Co-regulation. While critical of self-regulation, the CNIL embraces co-regulation. The annual report highlights several areas where the CNIL has approved industry guidelines and worked closely with corporations in the development of standards and binding corporate rules. In this respect the CNIL does not seem too far removed from the US multi-stakeholder process initiated under the Obama administration.

Nineteen sanctions in 2011 but only five fines.The annual report contains a list of sanctions issued in 2011. The highest monetary sanction issued by the CNIL was the 100,000 € sanction against Google, in connection with Google's Street View activity. Most of the CNIL sanctions in 2011 consisted of warnings ("avertissements"). Only five monetary sanctions were issued.

Right to be forgotten. The CNIL promoted the right to be forgotten in various ways in 2011, including by issuing standards pursuant to which public archives could be made available electronically to the public. Among the rules imposed by the CNIL is a requirement that electronic public archives be searchable via the name of an individual only after 120 years from the person's birth. Also certain sensitive data such as data relating to race or religion must be redacted from data made available in the electronic services. The CNIL also illustrated in its annual report how it helps citizens correct and obtain the deletion of data contained in police records that could hurt a person's ability to get a job in certain sectors. The CNIL cited examples where police records had not been updated and had erroneously maintained a criminal record when the person had been acquitted or the matter involved an offense committed when a person was a minor. A majority of the police files reviewed by the CNIL were either rectified or deleted as a result of the CNIL's actions.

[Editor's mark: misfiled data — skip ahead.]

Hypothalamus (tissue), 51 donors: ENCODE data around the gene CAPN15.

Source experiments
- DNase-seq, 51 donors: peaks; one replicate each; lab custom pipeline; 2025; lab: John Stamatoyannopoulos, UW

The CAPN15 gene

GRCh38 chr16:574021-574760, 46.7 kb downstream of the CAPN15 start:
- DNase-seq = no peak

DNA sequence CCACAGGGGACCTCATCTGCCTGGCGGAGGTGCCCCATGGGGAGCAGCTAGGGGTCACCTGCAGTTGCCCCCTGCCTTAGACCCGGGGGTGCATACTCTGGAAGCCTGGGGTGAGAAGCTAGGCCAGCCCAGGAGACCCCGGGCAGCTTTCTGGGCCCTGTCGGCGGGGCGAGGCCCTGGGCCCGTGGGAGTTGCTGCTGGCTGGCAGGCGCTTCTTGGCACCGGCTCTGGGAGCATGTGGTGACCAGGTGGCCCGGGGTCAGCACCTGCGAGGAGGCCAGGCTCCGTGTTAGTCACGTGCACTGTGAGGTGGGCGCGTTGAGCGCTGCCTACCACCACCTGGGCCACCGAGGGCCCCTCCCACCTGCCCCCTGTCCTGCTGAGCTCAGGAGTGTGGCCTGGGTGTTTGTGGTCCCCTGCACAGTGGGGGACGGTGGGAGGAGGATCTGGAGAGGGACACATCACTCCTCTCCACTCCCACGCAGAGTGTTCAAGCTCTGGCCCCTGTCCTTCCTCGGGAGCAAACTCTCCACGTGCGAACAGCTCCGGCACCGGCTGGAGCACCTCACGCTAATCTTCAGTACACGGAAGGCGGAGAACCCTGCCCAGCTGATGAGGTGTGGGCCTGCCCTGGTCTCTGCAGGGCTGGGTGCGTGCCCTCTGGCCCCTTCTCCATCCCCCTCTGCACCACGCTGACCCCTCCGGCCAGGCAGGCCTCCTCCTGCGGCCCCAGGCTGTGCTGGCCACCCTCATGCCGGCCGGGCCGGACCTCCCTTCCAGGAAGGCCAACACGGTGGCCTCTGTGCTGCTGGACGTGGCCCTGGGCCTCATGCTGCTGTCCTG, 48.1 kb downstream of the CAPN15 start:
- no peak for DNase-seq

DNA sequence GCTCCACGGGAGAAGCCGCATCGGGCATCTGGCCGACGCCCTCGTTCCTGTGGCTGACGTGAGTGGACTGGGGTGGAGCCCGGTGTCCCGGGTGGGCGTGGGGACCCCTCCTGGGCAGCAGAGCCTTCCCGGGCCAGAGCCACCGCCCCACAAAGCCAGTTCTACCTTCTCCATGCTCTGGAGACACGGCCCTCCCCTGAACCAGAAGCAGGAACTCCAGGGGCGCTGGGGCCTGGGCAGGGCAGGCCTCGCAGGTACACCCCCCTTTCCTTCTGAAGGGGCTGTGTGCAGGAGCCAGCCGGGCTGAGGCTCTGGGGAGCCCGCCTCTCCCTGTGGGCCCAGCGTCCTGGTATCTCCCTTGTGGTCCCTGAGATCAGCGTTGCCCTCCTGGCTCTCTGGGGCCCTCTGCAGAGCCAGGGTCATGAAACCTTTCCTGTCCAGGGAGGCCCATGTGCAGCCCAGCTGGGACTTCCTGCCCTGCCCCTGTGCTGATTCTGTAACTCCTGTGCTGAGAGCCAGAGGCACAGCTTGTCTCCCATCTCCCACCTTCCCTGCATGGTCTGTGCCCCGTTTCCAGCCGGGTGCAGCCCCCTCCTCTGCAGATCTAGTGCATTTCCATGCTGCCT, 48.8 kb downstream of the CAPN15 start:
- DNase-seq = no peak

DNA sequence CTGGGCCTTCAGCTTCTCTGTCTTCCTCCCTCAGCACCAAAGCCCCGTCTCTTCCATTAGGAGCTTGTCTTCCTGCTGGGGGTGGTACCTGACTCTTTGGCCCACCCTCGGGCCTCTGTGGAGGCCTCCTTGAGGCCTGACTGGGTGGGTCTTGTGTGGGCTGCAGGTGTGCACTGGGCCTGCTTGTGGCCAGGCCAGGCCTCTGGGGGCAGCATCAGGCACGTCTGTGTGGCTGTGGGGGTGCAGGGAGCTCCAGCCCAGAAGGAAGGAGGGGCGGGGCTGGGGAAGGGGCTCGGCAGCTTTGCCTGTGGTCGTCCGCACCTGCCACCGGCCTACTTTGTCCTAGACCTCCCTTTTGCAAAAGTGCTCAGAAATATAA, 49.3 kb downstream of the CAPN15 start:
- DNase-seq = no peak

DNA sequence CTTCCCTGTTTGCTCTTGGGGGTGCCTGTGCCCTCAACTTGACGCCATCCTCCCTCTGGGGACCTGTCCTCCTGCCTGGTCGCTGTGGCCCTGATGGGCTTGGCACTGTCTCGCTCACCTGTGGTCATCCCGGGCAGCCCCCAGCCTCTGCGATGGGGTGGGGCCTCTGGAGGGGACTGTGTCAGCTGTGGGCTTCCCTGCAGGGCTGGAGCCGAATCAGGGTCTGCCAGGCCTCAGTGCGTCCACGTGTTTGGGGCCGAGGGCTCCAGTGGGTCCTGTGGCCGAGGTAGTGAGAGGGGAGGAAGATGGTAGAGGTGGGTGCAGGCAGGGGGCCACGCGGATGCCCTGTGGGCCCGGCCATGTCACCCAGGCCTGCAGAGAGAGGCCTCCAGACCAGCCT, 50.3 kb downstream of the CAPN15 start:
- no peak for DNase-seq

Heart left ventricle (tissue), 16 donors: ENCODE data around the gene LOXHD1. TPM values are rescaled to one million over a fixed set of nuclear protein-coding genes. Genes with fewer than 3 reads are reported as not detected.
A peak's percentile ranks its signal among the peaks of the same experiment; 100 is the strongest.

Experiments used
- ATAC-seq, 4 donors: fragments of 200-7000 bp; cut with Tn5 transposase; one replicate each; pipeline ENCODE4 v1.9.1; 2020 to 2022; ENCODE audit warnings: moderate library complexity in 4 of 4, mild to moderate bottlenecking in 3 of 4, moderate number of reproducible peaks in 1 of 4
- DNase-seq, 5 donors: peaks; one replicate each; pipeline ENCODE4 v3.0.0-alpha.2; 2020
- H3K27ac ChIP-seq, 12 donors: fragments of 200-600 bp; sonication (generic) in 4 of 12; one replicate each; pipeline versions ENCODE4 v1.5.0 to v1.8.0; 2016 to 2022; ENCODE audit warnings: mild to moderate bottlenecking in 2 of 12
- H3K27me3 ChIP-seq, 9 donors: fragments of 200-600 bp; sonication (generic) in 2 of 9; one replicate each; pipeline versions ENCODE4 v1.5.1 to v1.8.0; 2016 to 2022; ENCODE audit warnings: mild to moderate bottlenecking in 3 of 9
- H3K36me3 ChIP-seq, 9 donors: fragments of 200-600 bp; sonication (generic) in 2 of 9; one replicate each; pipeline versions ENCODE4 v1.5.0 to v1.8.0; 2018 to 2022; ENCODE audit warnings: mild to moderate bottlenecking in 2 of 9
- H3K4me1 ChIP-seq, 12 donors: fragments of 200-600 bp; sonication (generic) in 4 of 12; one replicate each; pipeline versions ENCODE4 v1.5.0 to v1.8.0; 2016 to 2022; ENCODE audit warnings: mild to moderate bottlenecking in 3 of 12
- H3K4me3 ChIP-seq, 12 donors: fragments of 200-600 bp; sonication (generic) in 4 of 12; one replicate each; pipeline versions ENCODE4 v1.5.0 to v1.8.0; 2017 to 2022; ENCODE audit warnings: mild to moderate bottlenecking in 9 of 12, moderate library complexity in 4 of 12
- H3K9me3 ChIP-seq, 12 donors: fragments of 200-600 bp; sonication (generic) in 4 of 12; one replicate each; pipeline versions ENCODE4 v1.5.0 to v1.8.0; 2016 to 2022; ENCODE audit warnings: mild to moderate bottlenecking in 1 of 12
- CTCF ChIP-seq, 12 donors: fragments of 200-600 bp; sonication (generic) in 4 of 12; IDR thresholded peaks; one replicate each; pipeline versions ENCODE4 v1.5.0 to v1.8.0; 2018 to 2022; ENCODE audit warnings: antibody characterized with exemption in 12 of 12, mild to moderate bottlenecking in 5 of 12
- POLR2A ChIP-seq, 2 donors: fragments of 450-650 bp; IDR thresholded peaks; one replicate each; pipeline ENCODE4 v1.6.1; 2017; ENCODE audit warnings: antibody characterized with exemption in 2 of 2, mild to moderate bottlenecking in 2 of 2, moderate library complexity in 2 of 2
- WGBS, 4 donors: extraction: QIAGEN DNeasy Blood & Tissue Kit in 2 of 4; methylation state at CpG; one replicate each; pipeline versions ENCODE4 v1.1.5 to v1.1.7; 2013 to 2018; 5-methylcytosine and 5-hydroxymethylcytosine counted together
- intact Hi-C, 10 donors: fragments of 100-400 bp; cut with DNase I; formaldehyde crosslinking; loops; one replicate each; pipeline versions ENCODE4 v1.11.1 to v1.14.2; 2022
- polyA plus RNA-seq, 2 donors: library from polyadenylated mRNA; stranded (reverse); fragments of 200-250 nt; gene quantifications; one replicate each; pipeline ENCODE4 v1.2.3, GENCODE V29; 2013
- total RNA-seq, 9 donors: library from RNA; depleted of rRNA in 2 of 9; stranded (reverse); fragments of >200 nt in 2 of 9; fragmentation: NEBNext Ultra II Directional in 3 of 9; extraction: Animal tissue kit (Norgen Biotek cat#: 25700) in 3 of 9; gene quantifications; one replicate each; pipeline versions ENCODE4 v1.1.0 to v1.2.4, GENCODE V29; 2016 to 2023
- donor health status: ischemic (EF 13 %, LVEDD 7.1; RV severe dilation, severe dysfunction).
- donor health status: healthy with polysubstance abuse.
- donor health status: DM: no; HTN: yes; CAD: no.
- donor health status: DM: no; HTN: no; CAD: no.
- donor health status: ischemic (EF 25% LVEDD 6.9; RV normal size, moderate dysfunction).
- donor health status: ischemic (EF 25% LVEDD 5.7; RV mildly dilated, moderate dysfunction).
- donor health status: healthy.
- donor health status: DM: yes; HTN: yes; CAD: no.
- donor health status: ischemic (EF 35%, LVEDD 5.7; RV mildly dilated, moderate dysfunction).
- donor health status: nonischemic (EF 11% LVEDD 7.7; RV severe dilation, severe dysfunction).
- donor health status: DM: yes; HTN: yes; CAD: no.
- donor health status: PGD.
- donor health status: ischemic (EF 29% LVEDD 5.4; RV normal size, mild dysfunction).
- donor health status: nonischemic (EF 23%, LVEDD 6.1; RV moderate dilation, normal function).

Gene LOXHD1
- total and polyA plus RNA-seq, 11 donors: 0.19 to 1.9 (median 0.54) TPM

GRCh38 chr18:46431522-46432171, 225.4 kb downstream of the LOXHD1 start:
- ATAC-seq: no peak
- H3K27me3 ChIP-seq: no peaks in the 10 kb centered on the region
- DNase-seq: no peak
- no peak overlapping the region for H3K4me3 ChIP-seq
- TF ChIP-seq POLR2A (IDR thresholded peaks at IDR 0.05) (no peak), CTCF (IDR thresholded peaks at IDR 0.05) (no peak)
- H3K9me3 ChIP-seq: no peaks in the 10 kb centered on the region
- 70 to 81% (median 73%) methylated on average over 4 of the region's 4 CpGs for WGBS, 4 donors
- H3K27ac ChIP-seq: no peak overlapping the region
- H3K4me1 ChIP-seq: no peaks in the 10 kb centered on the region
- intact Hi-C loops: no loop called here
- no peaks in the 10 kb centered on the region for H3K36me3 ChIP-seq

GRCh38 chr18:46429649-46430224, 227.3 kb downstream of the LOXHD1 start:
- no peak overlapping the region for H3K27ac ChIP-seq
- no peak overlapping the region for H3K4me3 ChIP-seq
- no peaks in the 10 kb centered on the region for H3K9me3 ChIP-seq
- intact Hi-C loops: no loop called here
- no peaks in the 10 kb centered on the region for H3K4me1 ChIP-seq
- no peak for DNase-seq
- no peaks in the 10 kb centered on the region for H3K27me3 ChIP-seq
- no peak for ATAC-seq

Whistleblowing.The CNIL's annual report contains a special chapter on whistleblowing. The CNIL has a blanket authorisation for a certain type of whistleblowing systems, but more and more corporations are requesting specific authorisations from the CNIL for systems that go beyond the blanket authorisation. In 2011 the CNIL received 30 requests for authorisations and issued 19 specific authorisations and one refusal. The CNIL pointed out that the extension of the scope of whistleblowing hotlines to areas beyond traditional accounting violations was becoming more and more widespread and accepted by the CNIL under certain conditions. For example, the CNIL has accepted that complaints relating to employment discrimination be included in the hotline but on the condition that the usage of the hotline for discrimination claims not be permitted on an  anonymous bases.

Cloud computing. The CNIL also highlighted its activities in connection with cloud computing, but this the CNIL's recent recommendations on cloud computing has been covered elsewhere in our blog.